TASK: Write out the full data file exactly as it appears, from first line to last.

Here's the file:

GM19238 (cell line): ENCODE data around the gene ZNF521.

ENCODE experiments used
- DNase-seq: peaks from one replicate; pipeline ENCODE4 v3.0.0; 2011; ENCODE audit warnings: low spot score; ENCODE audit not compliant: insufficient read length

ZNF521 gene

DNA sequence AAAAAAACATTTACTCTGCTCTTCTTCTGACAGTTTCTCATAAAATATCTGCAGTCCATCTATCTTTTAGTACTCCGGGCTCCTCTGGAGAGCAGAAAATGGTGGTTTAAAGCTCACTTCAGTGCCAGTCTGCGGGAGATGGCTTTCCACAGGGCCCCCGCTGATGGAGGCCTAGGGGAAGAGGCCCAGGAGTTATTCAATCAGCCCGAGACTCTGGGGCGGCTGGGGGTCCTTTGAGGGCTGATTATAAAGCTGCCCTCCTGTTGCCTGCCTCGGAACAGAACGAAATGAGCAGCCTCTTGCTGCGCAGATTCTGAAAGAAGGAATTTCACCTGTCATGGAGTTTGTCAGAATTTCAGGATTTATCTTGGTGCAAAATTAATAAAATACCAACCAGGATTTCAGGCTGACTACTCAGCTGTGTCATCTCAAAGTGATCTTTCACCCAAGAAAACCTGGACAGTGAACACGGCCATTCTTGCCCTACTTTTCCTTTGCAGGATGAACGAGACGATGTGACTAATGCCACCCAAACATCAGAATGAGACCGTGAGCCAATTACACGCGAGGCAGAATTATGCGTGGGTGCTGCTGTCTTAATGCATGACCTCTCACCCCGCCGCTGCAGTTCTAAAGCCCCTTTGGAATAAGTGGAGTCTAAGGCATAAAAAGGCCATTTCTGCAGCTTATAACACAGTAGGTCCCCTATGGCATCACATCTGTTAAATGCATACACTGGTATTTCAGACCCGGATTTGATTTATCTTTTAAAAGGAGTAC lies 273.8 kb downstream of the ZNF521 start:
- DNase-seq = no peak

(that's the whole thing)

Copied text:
GM19238 (cell line): ENCODE data around the gene ZNF521.

ENCODE experiments used
- DNase-seq: peaks from one replicate; pipeline ENCODE4 v3.0.0; 2011; ENCODE audit warnings: low spot score; ENCODE audit not compliant: insufficient read length

ZNF521 gene

DNA sequence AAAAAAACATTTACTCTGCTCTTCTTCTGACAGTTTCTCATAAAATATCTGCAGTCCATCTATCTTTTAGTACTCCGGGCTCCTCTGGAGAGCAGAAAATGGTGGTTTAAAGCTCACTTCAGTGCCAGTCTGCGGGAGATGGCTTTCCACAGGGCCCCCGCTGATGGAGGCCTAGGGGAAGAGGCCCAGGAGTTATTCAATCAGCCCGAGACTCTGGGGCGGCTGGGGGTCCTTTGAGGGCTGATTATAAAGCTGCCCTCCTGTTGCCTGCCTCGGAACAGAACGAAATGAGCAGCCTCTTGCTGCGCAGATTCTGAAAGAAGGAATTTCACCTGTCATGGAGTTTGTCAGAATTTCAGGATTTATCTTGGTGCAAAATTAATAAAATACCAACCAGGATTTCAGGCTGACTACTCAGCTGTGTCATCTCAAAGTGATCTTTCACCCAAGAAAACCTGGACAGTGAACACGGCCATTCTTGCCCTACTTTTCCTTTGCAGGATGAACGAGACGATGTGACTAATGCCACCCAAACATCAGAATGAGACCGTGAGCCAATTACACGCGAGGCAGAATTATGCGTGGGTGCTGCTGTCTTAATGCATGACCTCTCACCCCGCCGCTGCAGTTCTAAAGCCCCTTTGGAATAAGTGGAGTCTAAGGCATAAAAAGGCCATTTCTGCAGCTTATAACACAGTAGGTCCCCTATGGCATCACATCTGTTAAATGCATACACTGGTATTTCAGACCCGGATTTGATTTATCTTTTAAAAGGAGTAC lies 273.8 kb downstream of the ZNF521 start:
- DNase-seq = no peak